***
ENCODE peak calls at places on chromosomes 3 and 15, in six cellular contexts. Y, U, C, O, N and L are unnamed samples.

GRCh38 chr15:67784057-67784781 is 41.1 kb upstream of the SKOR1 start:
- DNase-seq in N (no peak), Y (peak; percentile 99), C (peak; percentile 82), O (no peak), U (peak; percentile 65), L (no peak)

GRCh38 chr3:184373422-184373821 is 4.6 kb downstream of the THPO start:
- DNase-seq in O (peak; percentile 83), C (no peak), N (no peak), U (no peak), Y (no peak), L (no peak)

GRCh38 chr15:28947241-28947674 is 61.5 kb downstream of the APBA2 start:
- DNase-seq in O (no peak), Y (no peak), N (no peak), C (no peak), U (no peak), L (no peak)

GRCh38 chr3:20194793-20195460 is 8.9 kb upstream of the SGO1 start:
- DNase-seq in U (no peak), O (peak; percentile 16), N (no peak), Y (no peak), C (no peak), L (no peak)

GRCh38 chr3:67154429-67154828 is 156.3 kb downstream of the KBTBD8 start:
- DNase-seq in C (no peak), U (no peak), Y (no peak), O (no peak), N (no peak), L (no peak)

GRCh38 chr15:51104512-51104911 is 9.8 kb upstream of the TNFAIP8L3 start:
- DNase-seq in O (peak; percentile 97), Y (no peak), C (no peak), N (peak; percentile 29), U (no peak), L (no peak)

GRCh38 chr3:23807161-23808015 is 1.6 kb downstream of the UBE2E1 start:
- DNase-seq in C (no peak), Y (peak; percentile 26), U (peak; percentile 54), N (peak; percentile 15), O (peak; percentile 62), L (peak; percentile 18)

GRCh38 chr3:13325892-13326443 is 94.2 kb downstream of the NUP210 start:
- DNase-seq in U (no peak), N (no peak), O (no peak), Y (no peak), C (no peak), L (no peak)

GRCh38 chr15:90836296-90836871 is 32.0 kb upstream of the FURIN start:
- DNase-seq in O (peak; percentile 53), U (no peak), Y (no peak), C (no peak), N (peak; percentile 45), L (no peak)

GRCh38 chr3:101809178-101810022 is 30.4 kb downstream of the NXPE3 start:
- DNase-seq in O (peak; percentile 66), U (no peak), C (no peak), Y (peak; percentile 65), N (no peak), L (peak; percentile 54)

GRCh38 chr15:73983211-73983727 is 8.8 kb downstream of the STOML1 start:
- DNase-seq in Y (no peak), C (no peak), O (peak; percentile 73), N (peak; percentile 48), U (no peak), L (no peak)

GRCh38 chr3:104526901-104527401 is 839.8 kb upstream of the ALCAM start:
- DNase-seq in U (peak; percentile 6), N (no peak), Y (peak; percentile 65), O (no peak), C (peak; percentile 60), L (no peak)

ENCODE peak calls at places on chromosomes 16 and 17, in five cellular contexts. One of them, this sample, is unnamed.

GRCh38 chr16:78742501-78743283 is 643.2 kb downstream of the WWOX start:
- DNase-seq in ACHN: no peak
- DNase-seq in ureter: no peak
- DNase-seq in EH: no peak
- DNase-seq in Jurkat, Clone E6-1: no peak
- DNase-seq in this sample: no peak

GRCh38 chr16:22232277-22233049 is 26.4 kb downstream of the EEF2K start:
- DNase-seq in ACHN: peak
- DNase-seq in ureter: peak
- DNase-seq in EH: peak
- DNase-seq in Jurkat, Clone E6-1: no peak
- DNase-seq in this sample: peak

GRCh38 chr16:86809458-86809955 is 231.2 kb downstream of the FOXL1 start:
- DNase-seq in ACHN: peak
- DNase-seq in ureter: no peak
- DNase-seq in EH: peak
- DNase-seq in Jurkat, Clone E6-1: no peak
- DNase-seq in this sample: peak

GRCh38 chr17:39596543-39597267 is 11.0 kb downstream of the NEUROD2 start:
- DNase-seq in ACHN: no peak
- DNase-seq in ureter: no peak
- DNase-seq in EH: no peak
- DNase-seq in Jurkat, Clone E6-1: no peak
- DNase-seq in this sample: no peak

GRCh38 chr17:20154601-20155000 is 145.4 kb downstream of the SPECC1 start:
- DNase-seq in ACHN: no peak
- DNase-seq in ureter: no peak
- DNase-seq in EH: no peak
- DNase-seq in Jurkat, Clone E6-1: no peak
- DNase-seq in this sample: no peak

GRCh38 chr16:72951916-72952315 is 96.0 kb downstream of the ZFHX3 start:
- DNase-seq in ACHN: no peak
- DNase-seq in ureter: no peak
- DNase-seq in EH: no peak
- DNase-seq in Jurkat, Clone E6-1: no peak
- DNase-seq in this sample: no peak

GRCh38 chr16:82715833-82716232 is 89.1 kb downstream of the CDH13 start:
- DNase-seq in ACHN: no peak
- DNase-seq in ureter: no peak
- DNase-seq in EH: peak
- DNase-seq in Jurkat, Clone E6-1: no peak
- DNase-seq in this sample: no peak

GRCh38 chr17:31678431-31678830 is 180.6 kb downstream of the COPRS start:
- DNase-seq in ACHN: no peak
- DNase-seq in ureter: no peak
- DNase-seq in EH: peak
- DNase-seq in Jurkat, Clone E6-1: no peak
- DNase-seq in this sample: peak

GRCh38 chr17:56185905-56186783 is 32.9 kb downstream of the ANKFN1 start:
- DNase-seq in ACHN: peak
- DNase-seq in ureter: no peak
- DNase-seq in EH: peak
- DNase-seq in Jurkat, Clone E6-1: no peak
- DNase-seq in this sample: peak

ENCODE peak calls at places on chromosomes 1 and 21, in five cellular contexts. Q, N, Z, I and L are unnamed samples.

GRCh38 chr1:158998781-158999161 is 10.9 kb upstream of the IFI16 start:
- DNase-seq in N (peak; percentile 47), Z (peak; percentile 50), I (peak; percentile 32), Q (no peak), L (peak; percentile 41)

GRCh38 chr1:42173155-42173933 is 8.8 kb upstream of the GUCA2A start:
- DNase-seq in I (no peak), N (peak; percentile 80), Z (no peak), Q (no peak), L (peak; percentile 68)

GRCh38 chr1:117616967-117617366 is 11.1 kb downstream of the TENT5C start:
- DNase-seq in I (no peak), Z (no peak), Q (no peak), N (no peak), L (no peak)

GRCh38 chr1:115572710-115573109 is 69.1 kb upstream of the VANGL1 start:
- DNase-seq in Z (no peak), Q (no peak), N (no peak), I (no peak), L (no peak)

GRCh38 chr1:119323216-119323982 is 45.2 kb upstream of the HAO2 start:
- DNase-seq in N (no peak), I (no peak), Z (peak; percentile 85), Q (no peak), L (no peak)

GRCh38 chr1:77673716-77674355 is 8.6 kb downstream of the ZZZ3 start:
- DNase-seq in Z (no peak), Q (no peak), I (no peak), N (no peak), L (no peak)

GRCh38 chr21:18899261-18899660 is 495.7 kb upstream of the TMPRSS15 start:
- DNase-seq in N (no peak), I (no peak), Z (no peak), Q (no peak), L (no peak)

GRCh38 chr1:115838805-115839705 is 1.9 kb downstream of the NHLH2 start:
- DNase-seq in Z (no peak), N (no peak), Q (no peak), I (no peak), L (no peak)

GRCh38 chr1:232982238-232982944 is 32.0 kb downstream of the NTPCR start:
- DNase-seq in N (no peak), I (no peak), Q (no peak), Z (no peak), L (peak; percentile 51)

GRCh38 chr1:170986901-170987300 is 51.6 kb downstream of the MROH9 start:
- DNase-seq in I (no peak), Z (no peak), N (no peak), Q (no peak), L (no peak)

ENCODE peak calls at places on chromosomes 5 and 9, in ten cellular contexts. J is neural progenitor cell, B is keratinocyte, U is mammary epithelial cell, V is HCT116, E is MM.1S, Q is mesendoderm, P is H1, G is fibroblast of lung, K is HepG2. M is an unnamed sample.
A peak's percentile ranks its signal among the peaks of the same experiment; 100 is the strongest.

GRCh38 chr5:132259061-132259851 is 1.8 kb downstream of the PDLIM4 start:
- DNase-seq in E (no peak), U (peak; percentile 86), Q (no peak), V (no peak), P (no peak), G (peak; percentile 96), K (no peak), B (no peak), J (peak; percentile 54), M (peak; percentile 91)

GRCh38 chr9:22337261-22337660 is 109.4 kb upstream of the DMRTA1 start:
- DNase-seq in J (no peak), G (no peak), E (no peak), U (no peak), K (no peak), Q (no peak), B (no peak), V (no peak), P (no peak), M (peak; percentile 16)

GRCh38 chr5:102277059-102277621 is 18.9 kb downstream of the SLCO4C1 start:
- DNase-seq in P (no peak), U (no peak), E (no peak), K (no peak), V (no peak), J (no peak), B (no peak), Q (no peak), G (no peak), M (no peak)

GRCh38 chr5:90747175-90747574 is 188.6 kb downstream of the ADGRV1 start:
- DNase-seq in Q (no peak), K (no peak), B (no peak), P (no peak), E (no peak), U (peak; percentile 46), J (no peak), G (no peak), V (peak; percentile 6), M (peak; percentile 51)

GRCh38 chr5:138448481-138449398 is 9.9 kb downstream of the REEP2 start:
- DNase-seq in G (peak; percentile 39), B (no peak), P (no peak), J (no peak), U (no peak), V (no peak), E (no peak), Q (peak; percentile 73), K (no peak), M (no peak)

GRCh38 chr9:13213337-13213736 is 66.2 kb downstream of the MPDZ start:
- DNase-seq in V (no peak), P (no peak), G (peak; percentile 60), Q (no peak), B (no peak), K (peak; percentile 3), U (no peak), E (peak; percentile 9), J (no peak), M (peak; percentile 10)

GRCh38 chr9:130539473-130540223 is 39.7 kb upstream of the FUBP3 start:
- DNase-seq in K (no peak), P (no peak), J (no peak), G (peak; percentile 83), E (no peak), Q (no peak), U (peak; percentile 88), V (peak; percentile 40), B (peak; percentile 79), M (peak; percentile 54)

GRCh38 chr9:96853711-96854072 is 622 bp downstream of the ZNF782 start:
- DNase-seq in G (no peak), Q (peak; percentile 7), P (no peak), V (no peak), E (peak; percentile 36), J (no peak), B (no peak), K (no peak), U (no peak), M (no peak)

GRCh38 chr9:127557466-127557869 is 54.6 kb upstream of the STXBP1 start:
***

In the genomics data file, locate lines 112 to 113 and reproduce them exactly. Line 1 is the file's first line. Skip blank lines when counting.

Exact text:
GRCh38 chr5:138448481-138449398 is 9.9 kb downstream of the REEP2 start:
- DNase-seq in G (peak; percentile 39), B (no peak), P (no peak), J (no peak), U (no peak), V (no peak), E (no peak), Q (peak; percentile 73), K (no peak), M (no peak)